Calunod’s testimony was substantially corroborated by both Armando Bacarro and Edilberto Perez. The receipt of the ransom letters, the efforts made to raise and deliver the ransom, and the release of the hostages upon payment of the money were testified to by Zamboanga City Mayor Vitaliano Agan and Teddy Mejia.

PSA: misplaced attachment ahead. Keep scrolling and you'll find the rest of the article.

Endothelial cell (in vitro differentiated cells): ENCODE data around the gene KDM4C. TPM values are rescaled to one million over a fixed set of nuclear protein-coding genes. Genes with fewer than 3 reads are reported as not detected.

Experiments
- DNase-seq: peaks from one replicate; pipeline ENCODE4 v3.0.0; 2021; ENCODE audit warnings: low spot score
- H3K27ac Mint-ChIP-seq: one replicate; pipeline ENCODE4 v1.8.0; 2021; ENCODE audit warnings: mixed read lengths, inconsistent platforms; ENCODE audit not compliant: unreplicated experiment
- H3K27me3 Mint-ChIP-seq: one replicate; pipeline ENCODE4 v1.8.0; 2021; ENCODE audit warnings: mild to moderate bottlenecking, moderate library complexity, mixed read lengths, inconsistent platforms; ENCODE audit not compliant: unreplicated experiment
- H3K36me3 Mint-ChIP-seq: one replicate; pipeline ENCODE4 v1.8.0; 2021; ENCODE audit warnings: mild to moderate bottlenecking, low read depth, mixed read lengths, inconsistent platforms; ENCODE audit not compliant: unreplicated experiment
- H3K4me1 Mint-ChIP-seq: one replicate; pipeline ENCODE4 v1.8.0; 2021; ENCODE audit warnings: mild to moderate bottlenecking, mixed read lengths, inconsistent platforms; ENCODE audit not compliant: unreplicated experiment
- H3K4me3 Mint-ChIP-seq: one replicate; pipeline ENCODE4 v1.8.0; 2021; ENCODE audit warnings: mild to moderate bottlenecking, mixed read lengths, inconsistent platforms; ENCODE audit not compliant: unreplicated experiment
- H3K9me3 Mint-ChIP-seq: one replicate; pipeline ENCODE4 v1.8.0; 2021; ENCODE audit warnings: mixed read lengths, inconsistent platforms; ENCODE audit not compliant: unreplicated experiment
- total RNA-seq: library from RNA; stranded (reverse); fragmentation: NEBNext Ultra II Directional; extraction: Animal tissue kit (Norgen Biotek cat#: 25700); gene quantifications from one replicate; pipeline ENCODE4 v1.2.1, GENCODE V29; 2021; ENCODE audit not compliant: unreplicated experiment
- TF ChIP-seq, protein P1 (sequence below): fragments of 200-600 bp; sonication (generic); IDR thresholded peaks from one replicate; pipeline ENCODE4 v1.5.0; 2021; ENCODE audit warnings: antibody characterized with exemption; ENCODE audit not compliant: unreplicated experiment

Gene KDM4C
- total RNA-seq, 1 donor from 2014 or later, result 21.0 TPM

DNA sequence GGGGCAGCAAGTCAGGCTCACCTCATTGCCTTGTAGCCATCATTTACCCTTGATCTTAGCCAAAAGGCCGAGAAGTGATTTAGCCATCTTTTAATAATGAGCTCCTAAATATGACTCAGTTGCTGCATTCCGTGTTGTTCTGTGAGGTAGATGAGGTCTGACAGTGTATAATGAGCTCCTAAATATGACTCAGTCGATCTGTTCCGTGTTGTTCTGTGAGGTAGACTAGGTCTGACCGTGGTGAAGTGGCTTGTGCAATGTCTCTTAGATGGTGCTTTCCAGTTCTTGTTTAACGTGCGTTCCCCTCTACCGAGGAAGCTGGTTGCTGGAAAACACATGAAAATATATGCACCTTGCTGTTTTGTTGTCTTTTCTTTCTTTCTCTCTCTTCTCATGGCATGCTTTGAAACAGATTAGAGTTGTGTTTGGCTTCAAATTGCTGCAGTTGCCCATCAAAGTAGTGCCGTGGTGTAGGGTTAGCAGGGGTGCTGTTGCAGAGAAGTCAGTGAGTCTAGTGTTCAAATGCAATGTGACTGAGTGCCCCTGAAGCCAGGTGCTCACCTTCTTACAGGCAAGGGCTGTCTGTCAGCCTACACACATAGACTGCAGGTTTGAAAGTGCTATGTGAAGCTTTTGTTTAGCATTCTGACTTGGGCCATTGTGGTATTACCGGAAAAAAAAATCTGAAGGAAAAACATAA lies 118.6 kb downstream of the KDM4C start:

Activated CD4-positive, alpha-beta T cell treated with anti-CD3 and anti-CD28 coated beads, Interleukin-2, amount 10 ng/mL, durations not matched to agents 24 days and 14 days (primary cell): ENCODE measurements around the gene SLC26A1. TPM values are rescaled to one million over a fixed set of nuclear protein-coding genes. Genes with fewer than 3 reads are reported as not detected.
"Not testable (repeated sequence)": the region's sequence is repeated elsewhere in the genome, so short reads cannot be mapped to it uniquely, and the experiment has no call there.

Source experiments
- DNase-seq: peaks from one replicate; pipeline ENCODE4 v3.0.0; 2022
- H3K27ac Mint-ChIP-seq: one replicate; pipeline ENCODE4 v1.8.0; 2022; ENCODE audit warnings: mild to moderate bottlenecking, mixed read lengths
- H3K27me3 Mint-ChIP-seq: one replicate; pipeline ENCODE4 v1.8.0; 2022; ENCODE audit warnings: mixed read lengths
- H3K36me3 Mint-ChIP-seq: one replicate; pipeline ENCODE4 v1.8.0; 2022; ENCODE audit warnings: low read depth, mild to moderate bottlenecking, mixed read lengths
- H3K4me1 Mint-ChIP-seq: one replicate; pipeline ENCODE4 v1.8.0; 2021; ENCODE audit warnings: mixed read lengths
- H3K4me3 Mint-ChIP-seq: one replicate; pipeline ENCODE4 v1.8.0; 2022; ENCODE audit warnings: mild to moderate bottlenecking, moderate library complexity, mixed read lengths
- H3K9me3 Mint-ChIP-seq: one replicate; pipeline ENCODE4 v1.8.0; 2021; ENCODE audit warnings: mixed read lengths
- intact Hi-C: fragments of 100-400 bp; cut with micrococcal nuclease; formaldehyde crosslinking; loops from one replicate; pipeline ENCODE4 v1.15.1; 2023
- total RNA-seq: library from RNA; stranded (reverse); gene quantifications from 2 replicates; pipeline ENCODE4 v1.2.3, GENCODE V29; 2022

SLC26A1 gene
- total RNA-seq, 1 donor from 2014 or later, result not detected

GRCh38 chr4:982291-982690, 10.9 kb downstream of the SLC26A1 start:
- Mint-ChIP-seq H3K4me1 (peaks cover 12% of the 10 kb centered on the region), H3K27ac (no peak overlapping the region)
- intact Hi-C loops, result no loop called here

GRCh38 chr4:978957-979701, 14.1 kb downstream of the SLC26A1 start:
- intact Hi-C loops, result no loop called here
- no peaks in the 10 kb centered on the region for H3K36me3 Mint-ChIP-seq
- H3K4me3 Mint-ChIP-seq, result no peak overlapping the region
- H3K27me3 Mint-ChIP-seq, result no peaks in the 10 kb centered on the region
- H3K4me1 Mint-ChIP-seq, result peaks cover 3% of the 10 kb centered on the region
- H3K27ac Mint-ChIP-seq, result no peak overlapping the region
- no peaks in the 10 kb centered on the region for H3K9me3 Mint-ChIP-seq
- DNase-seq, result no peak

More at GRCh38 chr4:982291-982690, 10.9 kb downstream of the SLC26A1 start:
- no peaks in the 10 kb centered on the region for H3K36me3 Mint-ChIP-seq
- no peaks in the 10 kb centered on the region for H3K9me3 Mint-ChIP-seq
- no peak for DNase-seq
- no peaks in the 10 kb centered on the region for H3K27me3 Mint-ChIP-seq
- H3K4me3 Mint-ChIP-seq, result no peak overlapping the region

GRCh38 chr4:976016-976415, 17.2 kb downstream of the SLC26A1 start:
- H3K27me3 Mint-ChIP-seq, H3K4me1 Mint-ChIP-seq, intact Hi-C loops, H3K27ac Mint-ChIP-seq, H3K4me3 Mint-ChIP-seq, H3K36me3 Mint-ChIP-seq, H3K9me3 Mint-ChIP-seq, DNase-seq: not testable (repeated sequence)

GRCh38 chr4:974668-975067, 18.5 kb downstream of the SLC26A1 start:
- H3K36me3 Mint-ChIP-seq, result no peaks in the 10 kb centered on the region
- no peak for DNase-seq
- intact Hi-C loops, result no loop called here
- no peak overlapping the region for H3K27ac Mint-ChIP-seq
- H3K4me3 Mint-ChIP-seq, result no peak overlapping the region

“CP CAJAYON D MS: Q Now, you were in their captivity for 54 days and you said there were these meetings for possible negotiation with the City Government. What do you mean by this? What were you supposed to negotiate? A Because they told us that they will be releasing us only after the terms. Q And what were the terms? Did you come to know the terms? A I came to know the terms because I was the one ordered by Commander Falcasantos to write the letter, the ransom letter. Q At this point of time, you remember how many letters were you asked to write for your ransom? A I could not remember as to how many, but I can identify them. Q Why will you able to identify the same? A Because I was the one who wrote it. Q And you are familiar, of course, with your penmanship? A Yes. Q Now we have here some letters which were turned over to us by the Honorable City Mayor Vitaliano Agan. 1,2,3,4,5 - there are five letters all handwritten. COURT: Original? CP CAJAYON D MS: Original, your Honor. Q And we would like you to go over these and say, tell us if any of these were the ones you were asked to write. A (Witness going over [letters]) This one - 2 pages. This one - 2 pages. No more. Q Aside from the fact that you identified your penmanship in these letters, what else will make you remember that these are really the ones you wrote while there? A The signature is there. Q There is a printed name here[,] Jessica Calunod. A And over it is a signature. Q That is your signature? A Yes, ma’am. Q How about in the other letter, did you sign it also? A Yes, there is the other signature. Q There are names - other names here - Eddie Perez, Allan Basa, Armando Bacarro, Felix Rosario, Jojie Ortuoste and there are signatures above the same. Did you come up to know who signed this one? A Those whose signatures there were signed by the persons. [sic] Q And we have here at the bottom, Commander Kamlon Hassan, and there is the signature above the same. Did you come to know who signed it? A [It was] Commander Kamlon Hassan who signed that. x x x x x x x x x Q Jessica, I am going over this letter ... Could you please read to us the portion here which says the terms? ... A (Witness reading) “Mao ilang gusto nga andamun na ninyo and kantidad nga P100,000 ug P14,000 baylo sa 20 sets nga uniforms sa Biyernes (Pebrero 3, 1989).” x x x x x x x x x INTERPRETER (Translation):